Page:A Brief History of the Indian Peoples.djvu/25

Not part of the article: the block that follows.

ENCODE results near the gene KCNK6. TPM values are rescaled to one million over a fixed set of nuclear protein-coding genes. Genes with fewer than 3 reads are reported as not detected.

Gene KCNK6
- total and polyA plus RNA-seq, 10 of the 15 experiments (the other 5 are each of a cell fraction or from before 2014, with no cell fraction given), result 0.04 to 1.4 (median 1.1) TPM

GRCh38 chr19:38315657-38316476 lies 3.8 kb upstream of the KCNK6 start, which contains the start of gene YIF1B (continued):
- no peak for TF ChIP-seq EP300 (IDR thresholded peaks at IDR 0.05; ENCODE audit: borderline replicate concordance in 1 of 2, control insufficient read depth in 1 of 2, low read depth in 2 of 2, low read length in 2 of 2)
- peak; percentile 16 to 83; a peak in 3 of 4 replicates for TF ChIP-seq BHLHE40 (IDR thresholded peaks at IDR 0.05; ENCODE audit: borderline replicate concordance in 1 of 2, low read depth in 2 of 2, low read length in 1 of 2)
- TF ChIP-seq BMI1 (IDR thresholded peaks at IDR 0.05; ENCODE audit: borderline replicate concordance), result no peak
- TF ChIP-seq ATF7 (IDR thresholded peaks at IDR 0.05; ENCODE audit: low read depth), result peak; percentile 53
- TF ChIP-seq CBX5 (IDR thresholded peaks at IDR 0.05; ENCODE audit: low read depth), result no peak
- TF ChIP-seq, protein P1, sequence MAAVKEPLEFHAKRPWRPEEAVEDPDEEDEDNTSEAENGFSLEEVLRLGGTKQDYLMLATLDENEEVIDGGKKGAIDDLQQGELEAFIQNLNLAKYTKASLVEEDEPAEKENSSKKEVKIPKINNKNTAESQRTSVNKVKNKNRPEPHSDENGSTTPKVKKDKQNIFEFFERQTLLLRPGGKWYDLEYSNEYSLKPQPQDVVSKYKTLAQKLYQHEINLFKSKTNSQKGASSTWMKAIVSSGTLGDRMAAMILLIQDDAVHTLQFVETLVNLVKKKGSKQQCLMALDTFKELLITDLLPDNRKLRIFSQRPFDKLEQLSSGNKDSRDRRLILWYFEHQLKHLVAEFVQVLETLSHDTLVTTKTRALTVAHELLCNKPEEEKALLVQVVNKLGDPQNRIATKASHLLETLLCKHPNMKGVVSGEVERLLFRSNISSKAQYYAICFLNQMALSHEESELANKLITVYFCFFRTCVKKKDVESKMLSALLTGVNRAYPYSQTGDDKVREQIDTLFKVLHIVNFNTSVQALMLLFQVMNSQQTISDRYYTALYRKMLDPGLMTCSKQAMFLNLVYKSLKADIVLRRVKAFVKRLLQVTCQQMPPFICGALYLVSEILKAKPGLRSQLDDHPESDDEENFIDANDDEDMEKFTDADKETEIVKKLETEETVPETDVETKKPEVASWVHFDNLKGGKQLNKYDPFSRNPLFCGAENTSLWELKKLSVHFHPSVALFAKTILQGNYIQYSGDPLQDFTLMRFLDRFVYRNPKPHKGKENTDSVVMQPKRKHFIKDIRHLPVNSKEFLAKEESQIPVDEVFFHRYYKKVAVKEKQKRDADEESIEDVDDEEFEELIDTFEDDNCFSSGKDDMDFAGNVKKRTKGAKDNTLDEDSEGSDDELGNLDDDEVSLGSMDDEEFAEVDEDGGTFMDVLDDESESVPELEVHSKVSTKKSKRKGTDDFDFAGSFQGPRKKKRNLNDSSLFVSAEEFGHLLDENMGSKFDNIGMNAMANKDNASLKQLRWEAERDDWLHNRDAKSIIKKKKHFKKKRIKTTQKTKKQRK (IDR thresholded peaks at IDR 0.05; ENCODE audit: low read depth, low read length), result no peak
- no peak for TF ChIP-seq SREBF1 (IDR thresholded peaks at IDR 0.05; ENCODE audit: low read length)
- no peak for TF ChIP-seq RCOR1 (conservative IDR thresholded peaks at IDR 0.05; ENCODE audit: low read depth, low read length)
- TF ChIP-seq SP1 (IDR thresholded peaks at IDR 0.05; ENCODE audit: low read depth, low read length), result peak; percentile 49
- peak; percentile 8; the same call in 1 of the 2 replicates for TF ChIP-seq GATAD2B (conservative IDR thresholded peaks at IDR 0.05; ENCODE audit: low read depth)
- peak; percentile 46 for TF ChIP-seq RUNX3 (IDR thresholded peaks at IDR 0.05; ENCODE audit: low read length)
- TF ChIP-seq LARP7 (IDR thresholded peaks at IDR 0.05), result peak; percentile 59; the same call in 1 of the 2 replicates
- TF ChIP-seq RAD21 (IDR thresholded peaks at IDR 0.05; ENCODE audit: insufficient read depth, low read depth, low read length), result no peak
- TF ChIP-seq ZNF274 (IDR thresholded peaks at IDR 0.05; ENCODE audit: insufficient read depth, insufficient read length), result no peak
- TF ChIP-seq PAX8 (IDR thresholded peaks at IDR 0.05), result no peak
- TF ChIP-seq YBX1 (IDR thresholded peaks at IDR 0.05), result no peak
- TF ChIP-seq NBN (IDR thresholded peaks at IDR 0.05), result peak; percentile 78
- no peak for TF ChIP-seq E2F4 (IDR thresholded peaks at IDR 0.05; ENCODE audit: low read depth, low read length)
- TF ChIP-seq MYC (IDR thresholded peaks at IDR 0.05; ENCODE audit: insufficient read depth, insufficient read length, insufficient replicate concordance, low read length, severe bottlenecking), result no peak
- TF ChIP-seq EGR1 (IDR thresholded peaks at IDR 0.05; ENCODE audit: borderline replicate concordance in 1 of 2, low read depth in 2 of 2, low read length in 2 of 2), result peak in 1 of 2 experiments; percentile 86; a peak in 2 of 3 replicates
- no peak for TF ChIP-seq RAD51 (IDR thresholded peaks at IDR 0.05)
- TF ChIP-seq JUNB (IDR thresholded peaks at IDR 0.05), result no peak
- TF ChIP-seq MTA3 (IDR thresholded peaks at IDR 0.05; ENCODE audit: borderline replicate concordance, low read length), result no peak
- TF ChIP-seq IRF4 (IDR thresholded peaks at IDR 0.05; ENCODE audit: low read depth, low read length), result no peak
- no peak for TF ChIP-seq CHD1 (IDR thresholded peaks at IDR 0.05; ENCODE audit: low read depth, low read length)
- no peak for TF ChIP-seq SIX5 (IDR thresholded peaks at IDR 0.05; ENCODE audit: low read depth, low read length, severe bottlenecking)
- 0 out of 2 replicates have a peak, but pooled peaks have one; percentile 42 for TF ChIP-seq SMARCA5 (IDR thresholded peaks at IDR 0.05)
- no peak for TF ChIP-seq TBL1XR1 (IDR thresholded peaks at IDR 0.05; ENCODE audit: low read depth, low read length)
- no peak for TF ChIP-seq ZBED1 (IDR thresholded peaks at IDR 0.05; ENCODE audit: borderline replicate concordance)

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THE HIMALAYAS. 21 of the trees are themselves clothed with mosses, ferns, and flowering creepers or orchids. In the autumn, crops of red and yellow millet run in ribands of brilliant colour down the hill- sides. The chief saleable products of the Himalayas are timber and charcoal ; barley, small grains or millets, grown in the hot valleys and upon terraces formed with much labour on the slopes ; potatoes, other vegetables, and honey. Strings of ponies and mules straggle with their burdens along the narrow paths, at places cut out of the sheer precipice. The muleteers and their hard-working wives load themselves also with pine stems and conical baskets of grain. The Destruction of the Forests. — The high price of wood on the plains has caused many of the hills to be stripped of their forests, so that the rainfall now rushes quickly down their bare slopes, and no new woods can spring up. The potato crop, introduced from England, leads to a further destruction of timber. The hillman clears his potato ground by burning a ring round the stems of the great trees, and laying out the side of the mountain into terraces. In a few years the bark drops off the trees, and the forest stands bleached and ruined. Some of the trees rot on the ground, like giants fallen in a confused fight ; others still remain upright, with white trunks and skeleton arms. In the end, the rank green potato crop marks the spot where a forest has been slain and buried. Several of the ruder hill tribes follow an even more wasteful mode of tillage. Desti- tute of either ploughs or cattle, they burn down the jungle, and exhaust the soil by a quick succession of crops, raised by the hoe. In a year or two the whole settlement moves off to a fresh patch of jungle, which they clear and exhaust, and then desert in like manner. The Himalayan TJiver System. — The special feature of the Himalayas, however, is that they send down the rainfall from their northern as well as from their southern slopes upon the Indian plains. For, as we have seen, they form a double mountain-wall, with a deep trough or valley beyond. Even the rainfall which passes beyond their outer or southern heights is stopped by their inner or northern ridges, and drains into the trough behind. Of the three great rivers of India, — the two